This is by no means specific to SQL or relational databases, but SQL is a convenient lingua franca of databases to demonstrate the inefficiency. The choices are:

  • SELECT * FROM human WHERE id = ?
  • SELECT field FROM human WHERE id = ? repeated for each "expensive" field

Even in the simplest possible example, over-fetching has already occurred, and the only proposed workaround is under-fetching. The single query we want is:

  • SELECT f1, f2, ... FROM human WHERE id = ? for requested fields

In other words, exactly what happens with ORMs, except even ORMs typically offer an option of requesting a subset of fields. Naturally the problem gets worse with list fields.

Human: {
  appearsIn(obj) {
    return obj.appearsIn // returns [ 4, 5, 6 ]
  }
}

Human: {
  starships(obj, args, context, info) {
    return obj.starshipIDs.map(
      id => context.db.loadStarshipByID(id).then(
        shipData => new Starship(shipData)
      )
    )
  }
}

Now there are two sets of associate keys (.appearsIn and .starshipIDs) that have been over-fetched. Nonetheless starships is under-fetched as well. The starships resolver is neither the most efficient nor the simplest way of resolving this field:

  • fetch all the data by human id in the starships resolver
  • fetch all the data in bulk by starshipIDs
  • push the resolution down to the Starship layer if forced to fetch one at a time

The example implementation seems to be going out of its way to showcase JavaScript promises. And the assumptions being made about the underlying data store are unusual:

  1. The data is relational in nature.
  2. Associative keys have neglible cost to pre-fetch.
  3. But joins are not available.
  4. And neither are primary key in queries.

Workaround

From GraphQL's best practices

GraphQL is designed in a way that allows you to write clean code on the server, where every field on every type has a focused single-purpose function for resolving that value. However without additional consideration, a naive GraphQL service could be very "chatty" or repeatedly load data from your databases.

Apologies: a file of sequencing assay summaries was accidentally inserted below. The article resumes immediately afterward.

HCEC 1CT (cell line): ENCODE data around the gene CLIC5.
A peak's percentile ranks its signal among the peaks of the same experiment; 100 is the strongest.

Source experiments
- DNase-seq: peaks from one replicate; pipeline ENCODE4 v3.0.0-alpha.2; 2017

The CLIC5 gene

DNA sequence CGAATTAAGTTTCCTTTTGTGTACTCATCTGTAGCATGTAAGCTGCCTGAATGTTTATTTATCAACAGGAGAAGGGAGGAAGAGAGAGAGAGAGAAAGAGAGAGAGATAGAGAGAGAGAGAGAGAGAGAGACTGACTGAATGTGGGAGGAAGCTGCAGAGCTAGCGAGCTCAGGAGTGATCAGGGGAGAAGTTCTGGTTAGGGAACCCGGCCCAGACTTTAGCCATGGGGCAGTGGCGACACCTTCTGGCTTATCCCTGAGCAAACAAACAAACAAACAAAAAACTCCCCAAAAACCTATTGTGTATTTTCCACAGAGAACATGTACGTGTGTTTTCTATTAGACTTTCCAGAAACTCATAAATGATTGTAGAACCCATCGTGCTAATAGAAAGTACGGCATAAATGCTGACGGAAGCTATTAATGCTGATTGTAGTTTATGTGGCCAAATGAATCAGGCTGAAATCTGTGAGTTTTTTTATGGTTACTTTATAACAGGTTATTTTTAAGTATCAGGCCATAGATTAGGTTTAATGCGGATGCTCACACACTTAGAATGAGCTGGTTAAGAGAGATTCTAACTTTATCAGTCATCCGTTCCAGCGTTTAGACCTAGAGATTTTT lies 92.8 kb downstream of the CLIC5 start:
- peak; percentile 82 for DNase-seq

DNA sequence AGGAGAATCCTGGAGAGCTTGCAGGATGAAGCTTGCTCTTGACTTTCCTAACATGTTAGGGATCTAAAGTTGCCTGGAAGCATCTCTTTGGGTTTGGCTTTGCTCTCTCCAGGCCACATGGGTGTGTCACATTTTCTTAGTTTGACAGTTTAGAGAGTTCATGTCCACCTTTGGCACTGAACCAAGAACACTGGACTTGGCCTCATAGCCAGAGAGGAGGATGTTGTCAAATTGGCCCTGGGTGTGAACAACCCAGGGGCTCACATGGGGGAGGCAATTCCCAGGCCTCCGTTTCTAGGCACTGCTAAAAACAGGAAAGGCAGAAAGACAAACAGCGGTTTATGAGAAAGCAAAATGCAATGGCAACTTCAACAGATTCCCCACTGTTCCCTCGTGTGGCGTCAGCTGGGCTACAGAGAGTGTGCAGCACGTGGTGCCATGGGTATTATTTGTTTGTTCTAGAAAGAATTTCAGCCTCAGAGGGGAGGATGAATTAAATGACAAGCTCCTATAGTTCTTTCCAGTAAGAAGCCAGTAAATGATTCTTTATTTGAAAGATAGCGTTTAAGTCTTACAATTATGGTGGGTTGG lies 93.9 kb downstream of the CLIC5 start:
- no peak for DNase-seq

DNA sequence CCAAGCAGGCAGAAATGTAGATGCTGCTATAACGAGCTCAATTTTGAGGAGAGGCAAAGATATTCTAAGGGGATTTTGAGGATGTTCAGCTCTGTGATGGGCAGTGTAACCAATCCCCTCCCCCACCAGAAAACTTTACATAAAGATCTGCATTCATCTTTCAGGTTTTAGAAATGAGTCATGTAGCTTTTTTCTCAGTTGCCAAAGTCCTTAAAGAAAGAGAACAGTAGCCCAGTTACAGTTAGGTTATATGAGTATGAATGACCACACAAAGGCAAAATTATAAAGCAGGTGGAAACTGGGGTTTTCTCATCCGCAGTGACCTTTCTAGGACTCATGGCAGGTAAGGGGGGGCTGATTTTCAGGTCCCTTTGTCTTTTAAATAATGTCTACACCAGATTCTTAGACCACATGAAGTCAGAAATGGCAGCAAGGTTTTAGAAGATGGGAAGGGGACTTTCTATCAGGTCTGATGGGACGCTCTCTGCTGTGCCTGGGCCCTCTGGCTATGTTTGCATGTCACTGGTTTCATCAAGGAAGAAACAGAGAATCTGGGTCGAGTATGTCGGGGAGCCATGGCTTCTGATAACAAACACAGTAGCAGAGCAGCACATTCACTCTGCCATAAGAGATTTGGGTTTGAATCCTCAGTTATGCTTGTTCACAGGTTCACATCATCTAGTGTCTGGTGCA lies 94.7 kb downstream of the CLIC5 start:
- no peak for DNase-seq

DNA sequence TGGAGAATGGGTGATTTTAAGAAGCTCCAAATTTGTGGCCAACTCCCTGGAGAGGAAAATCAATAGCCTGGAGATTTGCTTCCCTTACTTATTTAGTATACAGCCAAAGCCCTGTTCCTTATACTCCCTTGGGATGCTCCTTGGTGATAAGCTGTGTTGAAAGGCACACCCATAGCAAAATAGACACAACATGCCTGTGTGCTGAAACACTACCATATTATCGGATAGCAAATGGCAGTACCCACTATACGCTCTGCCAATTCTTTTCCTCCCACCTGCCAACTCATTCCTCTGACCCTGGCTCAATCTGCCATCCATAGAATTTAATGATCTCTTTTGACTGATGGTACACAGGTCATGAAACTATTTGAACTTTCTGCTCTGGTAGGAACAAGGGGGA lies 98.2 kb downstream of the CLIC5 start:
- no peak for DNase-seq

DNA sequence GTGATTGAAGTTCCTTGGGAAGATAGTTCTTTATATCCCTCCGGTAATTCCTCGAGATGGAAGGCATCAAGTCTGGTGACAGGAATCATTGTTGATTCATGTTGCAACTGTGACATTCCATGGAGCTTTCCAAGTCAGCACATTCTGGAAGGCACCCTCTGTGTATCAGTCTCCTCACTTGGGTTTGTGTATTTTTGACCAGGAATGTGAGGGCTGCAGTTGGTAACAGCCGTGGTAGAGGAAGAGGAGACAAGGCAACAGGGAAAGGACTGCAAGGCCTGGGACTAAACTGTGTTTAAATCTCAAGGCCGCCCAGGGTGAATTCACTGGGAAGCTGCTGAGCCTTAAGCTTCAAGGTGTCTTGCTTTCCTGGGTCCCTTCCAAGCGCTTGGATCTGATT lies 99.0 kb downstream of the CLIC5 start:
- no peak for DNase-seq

This is commonly solved by a batching technique, where multiple requests for data from a backend are collected over a short period of time and then dispatched in a single request to an underlying database or microservice by using a tool like Facebook's DataLoader.

That's an understatement. It's not clear how "naive" differs from best practice.

Clearly there is value in transforming multiple primary key = queries into a single primary key in query. As in the starships example however, that can be done more simply in the parent resolver. There is more value in not needing a primary key in query at all. Furthermore adding caching to a dataloader avoids the central issue.

Again reminiscent of ORMs, any data layer can add caching. The point is efficiently resolving a query requires context, which strict adherence to single-purpose resolvers explictly disregards.

Aggregation

The inefficencies becomes even more glaring when moving beyond associative keys. Nearly any aggregation requires knowing what summaries are requested. Such as if the appearsIn field optionally included counts or times. Using SQL as an example again, the query would resemble one of:

  • SELECT distinct field FROM ...
  • SELECT field, count(*) FROM ... GROUP BY field

The conditional logic if "count" in requested_fields must exist in some form in the code, because the alternatives are over-fetching or under-fetching. Both of which are far more inefficient in this scenario than in the "select N+1" problem. A dataloader-esque approach is not going to be applicable to "group by" operations.

Computation

One last generalized example: computed fields. What are typically query flags in REST (and RPC) APIs, become field selections in GraphQL.

For example, computing scores in a search engine interface. Instead of a scores: Boolean! = false input option, the more obvious approach would be to skip score calculation when the score field isn't requested.

As with aggregation, the same pattern recurs. It's unacceptable to over-fetch, i.e., compute the scores when not needed. It's worse still to under-fetch, i.e., run some sort of lean search that will find matches and then go back and compute scores later.

Solution

The inescapable conclusion is that in some cases parent resolvers need to know which of their children are being requested. There's no need to throw away GraphQL's server-side resolver hierarchy. No one is advocating a thousand line root resolver named RunIt that processes the entire query.